‘Tis the season to be jolly, but for many people it’s also a time of significant stress and struggle.
Christmas time can be triggering for many people who have mental health conditions, due to financial stress, invitations to social engagements, fear of being alone and the pressure of living up to expectations.
Here’s a gift from our team of psychologists to help you look after your mental health this Christmas.
Memories are more important than gifts
Remember this Christmas that it’s not what is under the tree that matters but who is around it. The holiday season does shine a magnifying glass on your well-being, your support network and the meaning and value you attach to your life.
Christmas is not bought in a store. Spend time creating memories. Children aren’t going to remember the expensive gifts they received growing up, rather the time they spent with you.
If you are more fortunate than others build a longer table, not a taller fence. When you find yourself thinking of the things you don’t have, take a minute to list the things you are grateful for and decide to help someone less fortunate this Christmas.
Giving a present such as a handbag full of essentials for a homeless woman or a new school bag with school supplies for a less fortunate child is a way to give back and appreciate the things you have.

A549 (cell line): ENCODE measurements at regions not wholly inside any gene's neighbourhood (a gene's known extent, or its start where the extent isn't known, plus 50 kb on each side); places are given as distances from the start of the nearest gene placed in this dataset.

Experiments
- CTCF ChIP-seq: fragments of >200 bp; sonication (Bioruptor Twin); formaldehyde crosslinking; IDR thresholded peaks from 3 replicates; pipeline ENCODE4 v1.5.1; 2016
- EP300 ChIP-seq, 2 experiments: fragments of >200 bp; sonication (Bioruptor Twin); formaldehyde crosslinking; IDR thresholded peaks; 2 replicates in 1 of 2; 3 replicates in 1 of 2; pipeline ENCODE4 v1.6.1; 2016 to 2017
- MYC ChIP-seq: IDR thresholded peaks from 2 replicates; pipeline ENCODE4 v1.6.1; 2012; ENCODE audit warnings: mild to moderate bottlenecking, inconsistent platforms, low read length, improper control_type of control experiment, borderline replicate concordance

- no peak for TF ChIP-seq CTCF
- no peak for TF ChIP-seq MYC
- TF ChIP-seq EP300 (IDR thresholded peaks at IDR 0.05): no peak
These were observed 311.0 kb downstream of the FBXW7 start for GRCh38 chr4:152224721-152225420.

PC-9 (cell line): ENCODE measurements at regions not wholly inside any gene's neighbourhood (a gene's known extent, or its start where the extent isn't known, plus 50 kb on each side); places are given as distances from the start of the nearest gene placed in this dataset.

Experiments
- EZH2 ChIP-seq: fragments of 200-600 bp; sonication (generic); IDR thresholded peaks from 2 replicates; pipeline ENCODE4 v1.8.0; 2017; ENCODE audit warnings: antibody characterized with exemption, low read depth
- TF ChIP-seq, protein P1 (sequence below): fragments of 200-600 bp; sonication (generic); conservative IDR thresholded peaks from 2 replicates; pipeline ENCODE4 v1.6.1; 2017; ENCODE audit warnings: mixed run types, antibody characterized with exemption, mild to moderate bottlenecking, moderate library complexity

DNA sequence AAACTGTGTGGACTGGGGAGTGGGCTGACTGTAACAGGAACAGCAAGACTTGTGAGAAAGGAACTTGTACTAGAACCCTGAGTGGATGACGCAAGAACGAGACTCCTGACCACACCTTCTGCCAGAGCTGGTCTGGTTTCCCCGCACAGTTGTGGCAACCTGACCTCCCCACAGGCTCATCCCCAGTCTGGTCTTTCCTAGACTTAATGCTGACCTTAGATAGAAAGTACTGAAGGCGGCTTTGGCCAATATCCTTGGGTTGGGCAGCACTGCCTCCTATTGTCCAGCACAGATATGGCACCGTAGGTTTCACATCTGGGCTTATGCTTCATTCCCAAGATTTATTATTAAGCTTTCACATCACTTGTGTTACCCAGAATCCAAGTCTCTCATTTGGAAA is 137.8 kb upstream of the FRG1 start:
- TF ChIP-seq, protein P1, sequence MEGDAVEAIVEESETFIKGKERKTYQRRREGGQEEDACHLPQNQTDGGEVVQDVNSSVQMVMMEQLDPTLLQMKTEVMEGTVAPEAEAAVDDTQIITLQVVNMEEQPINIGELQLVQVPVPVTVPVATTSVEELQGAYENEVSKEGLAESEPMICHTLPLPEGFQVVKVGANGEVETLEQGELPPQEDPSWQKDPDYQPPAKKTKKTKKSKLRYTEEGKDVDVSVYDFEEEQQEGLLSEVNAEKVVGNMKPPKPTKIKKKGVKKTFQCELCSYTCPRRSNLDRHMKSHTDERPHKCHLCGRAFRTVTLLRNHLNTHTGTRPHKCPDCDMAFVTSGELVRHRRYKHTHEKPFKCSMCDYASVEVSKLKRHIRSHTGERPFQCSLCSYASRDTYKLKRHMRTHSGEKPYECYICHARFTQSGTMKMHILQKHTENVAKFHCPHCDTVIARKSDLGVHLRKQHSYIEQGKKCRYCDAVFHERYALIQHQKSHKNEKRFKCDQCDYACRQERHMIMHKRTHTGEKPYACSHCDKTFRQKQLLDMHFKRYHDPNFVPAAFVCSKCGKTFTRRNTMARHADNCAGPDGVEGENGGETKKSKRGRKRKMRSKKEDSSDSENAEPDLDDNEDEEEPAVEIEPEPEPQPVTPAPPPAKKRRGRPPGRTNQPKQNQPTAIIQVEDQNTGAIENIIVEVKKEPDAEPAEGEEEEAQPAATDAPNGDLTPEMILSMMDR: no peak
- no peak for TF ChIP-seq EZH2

Lower your expectations and open yourself up to enjoying the moments and simple things. Make a ginger bread house with your kids or make your own decorations. Buy an experience and not more clutter. A life full of moments is much lighter than ones filled with debt, stress and anxiety.
Fighting loneliness this Christmas
Loneliness is a fundamental human fear and something that rears its ugly head around the festive season. Use this time to reach out – pick up the phone and take time to call that friend you haven’t spoken to in a while, call your family members that you don’t see often and use the time to rekindle connections.
Everyone is busy with work and life and by making the first move to contact someone you will make others feel like they are important to you.
If you don’t want to be on your own over the festive season there are organisations that can connect you with other people. Remember that a lot of people are in the same situation. If you don’t have family to spend Christmas with, organise an event with other people who are in the same situation and ask everyone to bring a dish or volunteer your time to help people less fortunate.
Keep your cool with your family
When family time gets heated and difficult family members are involved, remember to be mindful of alcohol and other substances and the impact it can have on people’s judgment.
Alcohol is a depressant drug which affects co-ordination, concentration, judgment skills and slows response times, and can cause someone to do or say something they may regret later.
Set boundaries for your Christmas break. If you don’t want to go say no or set a limit on how long you will spend at an event. Create healthy boundaries to save your sanity.
When dealing with your difficult family members remember not to get your tinsel in a tangle.
Lessons from a Christmas tree:
- Be the light in the darkness
- We all fall over sometimes
- You can never wear too much glitter
- Sparkle as often as possible